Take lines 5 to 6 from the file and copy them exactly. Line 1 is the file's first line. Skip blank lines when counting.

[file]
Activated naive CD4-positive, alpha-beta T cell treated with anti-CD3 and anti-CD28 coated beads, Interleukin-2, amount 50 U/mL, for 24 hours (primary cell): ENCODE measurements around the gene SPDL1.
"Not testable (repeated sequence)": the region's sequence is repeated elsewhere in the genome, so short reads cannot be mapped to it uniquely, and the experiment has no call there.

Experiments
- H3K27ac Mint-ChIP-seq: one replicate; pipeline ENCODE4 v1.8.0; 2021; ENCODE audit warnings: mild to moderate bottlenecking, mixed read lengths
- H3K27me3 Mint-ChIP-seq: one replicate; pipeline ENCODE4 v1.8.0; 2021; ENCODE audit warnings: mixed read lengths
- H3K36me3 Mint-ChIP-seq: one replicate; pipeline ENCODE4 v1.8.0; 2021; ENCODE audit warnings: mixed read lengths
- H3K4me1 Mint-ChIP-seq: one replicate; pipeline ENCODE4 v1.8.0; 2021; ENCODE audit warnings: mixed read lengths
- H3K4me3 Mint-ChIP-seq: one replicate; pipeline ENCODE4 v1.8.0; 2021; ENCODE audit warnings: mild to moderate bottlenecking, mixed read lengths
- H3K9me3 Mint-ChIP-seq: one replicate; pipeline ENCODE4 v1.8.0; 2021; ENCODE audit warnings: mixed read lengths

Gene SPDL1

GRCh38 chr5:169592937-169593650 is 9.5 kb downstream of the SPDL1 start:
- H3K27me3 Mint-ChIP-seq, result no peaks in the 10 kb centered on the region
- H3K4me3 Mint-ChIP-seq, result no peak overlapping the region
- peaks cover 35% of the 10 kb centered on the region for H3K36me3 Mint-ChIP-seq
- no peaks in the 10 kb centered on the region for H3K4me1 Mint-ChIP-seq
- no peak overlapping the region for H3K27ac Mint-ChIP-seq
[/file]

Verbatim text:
- H3K27me3 Mint-ChIP-seq: one replicate; pipeline ENCODE4 v1.8.0; 2021; ENCODE audit warnings: mixed read lengths
- H3K36me3 Mint-ChIP-seq: one replicate; pipeline ENCODE4 v1.8.0; 2021; ENCODE audit warnings: mixed read lengths